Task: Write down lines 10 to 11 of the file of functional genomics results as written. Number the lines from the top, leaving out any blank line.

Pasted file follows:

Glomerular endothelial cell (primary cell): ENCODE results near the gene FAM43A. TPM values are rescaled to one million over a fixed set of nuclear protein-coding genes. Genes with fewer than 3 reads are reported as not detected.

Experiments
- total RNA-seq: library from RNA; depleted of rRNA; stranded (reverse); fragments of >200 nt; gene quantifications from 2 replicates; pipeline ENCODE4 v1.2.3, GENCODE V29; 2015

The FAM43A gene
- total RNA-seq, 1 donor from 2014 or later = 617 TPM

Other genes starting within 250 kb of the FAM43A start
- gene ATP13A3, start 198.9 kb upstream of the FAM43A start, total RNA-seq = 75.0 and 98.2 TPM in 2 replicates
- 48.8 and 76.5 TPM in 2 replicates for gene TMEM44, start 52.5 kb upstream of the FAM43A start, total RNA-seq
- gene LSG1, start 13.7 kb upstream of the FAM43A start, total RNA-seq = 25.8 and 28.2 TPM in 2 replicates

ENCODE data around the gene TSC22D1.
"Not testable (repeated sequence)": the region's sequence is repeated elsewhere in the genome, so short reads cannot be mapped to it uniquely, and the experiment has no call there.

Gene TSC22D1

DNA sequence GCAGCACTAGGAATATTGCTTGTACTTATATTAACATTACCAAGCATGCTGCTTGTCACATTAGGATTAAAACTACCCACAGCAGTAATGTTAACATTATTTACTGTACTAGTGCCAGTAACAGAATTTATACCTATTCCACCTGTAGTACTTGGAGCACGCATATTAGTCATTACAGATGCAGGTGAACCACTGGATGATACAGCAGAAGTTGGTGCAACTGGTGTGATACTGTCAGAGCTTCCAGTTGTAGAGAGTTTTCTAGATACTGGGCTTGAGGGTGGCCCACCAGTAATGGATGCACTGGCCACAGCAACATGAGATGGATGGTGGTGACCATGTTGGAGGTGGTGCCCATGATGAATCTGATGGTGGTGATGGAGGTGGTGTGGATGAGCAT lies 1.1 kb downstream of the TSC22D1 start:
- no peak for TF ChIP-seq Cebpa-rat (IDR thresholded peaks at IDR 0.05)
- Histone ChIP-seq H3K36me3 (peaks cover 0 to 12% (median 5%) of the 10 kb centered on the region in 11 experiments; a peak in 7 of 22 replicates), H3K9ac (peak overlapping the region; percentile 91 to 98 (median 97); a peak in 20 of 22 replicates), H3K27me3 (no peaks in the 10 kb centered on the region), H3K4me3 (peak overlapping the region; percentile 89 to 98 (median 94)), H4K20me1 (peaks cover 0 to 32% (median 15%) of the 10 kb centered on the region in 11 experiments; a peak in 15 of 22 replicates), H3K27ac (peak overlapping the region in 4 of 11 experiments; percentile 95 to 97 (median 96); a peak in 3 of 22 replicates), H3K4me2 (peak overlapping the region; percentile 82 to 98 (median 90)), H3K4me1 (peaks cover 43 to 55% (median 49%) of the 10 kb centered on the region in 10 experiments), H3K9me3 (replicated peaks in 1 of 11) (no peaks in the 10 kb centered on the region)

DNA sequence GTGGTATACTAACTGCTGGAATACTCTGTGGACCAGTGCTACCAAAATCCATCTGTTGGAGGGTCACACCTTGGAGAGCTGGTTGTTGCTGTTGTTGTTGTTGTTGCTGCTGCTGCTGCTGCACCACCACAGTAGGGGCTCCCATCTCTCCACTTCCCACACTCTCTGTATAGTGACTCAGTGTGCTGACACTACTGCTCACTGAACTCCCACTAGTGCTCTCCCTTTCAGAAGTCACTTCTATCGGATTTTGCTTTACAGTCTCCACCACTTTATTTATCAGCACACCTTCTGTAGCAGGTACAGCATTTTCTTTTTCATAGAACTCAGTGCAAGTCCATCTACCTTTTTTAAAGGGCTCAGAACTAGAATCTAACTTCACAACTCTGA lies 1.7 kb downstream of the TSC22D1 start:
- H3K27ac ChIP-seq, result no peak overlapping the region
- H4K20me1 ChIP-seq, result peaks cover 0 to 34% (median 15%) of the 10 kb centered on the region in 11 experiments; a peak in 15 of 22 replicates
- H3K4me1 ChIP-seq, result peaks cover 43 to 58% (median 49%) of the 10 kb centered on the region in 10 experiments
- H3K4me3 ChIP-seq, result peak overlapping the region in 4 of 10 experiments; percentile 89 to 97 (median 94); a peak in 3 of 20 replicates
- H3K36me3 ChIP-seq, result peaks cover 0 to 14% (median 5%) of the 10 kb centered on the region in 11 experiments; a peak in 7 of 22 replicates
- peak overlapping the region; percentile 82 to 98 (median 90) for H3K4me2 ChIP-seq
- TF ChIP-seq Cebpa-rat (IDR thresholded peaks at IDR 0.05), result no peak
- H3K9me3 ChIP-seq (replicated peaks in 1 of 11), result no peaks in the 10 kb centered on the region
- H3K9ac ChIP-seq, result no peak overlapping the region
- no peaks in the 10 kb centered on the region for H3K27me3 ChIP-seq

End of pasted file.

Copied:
ENCODE data around the gene TSC22D1.
"Not testable (repeated sequence)": the region's sequence is repeated elsewhere in the genome, so short reads cannot be mapped to it uniquely, and the experiment has no call there.